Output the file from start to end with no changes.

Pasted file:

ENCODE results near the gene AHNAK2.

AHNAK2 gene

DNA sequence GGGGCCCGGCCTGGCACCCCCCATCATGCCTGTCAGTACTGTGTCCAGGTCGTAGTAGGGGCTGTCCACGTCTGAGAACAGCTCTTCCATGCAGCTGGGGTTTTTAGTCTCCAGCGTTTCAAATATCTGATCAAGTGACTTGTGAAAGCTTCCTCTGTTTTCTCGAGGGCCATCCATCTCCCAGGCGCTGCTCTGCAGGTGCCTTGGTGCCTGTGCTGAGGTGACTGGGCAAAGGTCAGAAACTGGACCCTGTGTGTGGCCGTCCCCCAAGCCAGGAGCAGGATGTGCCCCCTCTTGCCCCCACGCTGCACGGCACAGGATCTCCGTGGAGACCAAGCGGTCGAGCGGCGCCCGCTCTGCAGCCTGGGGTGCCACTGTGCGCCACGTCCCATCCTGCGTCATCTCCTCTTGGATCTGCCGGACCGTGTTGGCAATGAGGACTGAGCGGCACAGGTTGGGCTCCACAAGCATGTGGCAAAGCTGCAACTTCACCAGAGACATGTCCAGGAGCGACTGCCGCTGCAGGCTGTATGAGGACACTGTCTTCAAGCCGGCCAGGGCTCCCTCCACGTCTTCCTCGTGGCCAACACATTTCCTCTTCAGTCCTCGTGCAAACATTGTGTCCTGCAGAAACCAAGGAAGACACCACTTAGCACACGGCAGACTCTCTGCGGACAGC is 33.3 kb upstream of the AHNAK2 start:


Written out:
ENCODE results near the gene AHNAK2.

AHNAK2 gene

DNA sequence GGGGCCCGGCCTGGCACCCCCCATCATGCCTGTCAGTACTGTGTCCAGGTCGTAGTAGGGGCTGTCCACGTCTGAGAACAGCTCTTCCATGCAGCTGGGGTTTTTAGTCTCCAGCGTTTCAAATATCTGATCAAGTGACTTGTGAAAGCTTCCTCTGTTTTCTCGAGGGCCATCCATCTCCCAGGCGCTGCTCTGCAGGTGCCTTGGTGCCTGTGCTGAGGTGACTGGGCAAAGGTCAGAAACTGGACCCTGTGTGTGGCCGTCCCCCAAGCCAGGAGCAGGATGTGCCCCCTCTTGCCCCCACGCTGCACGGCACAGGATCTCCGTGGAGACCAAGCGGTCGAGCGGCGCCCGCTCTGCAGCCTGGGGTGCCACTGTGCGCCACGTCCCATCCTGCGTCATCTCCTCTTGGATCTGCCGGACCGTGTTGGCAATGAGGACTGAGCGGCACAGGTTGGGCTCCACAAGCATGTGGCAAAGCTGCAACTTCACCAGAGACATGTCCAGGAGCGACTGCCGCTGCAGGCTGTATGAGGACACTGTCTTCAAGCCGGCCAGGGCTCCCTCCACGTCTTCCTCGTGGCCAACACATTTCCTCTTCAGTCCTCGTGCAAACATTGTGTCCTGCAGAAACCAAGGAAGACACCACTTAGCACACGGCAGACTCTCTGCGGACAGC is 33.3 kb upstream of the AHNAK2 start: